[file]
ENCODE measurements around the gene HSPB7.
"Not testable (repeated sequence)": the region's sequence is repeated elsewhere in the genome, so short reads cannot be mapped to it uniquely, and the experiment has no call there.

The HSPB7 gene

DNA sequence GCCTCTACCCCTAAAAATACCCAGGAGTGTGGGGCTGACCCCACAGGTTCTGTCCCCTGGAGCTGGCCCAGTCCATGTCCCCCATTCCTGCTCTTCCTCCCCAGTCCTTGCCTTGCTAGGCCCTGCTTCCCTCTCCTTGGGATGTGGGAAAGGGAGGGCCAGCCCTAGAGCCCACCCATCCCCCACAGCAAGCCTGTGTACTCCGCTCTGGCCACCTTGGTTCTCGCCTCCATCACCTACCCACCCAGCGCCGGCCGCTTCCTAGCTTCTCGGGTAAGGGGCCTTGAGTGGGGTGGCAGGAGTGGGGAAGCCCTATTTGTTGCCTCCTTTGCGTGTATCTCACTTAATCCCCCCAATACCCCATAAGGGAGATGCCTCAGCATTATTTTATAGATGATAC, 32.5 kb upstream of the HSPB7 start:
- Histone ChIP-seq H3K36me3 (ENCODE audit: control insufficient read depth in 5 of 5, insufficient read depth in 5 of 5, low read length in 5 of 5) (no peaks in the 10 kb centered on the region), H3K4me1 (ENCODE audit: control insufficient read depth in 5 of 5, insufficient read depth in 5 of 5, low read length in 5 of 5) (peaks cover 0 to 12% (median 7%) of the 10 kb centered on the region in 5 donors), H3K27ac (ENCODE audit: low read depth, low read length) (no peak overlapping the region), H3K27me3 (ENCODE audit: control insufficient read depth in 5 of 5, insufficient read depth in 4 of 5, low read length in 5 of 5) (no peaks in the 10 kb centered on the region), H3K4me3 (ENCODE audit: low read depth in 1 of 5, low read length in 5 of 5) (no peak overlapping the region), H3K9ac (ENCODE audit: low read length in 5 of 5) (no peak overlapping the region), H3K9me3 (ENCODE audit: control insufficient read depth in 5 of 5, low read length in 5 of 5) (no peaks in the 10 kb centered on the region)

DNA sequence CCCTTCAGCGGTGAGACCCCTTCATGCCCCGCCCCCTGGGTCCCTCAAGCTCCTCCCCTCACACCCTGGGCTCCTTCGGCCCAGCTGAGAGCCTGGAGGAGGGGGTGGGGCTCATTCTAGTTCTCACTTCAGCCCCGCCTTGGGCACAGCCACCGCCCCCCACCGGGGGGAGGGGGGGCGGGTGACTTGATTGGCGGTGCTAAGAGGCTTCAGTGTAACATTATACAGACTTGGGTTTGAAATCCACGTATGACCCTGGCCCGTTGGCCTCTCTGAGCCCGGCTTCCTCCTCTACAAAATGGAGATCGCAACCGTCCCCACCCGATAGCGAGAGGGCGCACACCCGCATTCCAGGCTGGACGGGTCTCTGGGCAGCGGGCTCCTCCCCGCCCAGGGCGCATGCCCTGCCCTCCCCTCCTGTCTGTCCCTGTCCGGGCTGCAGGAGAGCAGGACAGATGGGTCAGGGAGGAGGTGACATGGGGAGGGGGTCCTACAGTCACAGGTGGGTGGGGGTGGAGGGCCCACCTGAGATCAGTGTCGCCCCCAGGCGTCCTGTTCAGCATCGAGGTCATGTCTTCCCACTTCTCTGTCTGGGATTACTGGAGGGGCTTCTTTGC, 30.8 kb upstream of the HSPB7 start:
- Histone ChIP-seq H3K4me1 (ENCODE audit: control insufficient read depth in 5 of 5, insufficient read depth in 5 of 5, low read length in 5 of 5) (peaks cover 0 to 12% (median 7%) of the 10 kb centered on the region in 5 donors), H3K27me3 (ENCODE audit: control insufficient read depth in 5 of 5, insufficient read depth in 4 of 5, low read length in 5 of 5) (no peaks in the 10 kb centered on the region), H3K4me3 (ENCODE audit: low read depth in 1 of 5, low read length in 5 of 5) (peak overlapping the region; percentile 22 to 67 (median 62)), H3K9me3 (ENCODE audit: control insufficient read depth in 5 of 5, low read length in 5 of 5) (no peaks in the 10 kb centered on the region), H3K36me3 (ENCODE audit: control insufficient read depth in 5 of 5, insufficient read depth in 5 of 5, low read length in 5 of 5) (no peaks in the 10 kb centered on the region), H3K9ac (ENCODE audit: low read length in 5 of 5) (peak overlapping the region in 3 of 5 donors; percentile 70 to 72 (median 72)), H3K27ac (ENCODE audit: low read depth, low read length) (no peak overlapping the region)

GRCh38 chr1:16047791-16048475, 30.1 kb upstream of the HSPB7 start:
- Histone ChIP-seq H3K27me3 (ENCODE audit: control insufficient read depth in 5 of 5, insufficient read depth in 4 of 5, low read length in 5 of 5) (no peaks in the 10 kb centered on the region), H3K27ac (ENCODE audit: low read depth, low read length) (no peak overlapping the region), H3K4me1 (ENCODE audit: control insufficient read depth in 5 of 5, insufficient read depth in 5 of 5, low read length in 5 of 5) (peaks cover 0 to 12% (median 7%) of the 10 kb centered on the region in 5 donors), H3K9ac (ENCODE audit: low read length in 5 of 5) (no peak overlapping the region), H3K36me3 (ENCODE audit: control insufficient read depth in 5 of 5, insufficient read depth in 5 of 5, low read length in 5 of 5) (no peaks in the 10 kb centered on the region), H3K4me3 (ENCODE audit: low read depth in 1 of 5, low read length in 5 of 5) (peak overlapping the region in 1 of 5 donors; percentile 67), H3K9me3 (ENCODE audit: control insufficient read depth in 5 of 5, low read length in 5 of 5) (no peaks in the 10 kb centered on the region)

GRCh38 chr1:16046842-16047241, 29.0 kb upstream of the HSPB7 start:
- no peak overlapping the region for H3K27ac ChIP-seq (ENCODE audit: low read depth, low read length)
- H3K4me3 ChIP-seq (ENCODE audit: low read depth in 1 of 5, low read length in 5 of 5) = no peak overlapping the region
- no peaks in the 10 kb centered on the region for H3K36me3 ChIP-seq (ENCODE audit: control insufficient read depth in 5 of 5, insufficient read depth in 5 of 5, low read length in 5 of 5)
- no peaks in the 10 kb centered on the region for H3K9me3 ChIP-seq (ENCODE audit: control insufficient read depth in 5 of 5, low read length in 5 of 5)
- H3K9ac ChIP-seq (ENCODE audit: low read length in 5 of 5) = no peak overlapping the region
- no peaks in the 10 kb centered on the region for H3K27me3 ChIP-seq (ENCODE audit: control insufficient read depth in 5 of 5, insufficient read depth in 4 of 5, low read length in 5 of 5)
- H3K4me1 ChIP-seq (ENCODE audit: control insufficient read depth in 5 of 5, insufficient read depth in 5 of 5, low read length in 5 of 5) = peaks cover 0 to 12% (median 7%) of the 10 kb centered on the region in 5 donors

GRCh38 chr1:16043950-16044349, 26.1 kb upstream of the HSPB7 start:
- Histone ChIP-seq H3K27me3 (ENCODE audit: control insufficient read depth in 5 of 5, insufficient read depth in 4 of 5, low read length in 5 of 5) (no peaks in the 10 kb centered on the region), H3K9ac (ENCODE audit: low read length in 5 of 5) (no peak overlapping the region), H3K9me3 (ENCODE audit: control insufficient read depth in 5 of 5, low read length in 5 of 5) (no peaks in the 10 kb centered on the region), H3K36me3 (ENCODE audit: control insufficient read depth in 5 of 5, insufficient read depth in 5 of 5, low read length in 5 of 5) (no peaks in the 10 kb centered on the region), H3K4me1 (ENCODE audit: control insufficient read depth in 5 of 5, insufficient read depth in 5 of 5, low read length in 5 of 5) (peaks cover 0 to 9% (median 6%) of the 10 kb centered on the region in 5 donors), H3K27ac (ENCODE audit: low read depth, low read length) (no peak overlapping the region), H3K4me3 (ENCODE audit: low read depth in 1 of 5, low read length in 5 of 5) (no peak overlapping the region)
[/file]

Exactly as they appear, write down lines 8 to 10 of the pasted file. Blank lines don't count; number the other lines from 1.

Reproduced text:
GRCh38 chr1:16047791-16048475, 30.1 kb upstream of the HSPB7 start:
- Histone ChIP-seq H3K27me3 (ENCODE audit: control insufficient read depth in 5 of 5, insufficient read depth in 4 of 5, low read length in 5 of 5) (no peaks in the 10 kb centered on the region), H3K27ac (ENCODE audit: low read depth, low read length) (no peak overlapping the region), H3K4me1 (ENCODE audit: control insufficient read depth in 5 of 5, insufficient read depth in 5 of 5, low read length in 5 of 5) (peaks cover 0 to 12% (median 7%) of the 10 kb centered on the region in 5 donors), H3K9ac (ENCODE audit: low read length in 5 of 5) (no peak overlapping the region), H3K36me3 (ENCODE audit: control insufficient read depth in 5 of 5, insufficient read depth in 5 of 5, low read length in 5 of 5) (no peaks in the 10 kb centered on the region), H3K4me3 (ENCODE audit: low read depth in 1 of 5, low read length in 5 of 5) (peak overlapping the region in 1 of 5 donors; percentile 67), H3K9me3 (ENCODE audit: control insufficient read depth in 5 of 5, low read length in 5 of 5) (no peaks in the 10 kb centered on the region)

GRCh38 chr1:16046842-16047241, 29.0 kb upstream of the HSPB7 start: